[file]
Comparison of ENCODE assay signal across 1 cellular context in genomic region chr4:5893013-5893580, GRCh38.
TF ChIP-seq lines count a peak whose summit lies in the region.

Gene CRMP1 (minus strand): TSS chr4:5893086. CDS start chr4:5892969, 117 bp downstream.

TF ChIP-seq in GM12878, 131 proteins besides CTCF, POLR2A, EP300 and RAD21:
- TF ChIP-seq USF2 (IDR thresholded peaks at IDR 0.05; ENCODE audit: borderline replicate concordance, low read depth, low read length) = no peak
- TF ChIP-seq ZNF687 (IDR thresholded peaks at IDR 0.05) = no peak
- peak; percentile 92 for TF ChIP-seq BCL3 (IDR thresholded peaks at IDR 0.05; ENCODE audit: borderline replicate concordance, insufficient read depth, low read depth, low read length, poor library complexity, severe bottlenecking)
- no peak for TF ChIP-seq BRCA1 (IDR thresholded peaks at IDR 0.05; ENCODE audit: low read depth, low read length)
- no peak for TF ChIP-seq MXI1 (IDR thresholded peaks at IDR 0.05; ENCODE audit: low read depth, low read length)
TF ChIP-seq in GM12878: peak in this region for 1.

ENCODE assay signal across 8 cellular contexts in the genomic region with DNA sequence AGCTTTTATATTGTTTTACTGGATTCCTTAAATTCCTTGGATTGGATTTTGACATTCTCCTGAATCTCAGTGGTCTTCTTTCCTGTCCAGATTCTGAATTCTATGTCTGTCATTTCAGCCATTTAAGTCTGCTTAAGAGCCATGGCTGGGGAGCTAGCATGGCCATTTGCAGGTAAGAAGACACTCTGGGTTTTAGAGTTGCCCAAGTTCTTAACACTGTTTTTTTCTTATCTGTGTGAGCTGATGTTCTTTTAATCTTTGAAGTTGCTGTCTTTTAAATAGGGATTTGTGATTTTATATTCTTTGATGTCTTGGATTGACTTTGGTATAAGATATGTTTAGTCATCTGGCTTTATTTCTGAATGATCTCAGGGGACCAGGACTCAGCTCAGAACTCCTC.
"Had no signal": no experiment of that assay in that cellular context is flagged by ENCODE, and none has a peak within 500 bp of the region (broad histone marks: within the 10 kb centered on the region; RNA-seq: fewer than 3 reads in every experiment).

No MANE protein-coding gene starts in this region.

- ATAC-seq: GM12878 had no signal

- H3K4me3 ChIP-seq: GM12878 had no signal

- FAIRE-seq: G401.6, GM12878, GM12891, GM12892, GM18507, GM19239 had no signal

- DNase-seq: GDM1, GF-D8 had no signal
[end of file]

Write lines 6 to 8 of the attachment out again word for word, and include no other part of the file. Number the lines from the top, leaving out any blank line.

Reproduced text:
- TF ChIP-seq ZNF687 (IDR thresholded peaks at IDR 0.05) = no peak
- peak; percentile 92 for TF ChIP-seq BCL3 (IDR thresholded peaks at IDR 0.05; ENCODE audit: borderline replicate concordance, insufficient read depth, low read depth, low read length, poor library complexity, severe bottlenecking)
- no peak for TF ChIP-seq BRCA1 (IDR thresholded peaks at IDR 0.05; ENCODE audit: low read depth, low read length)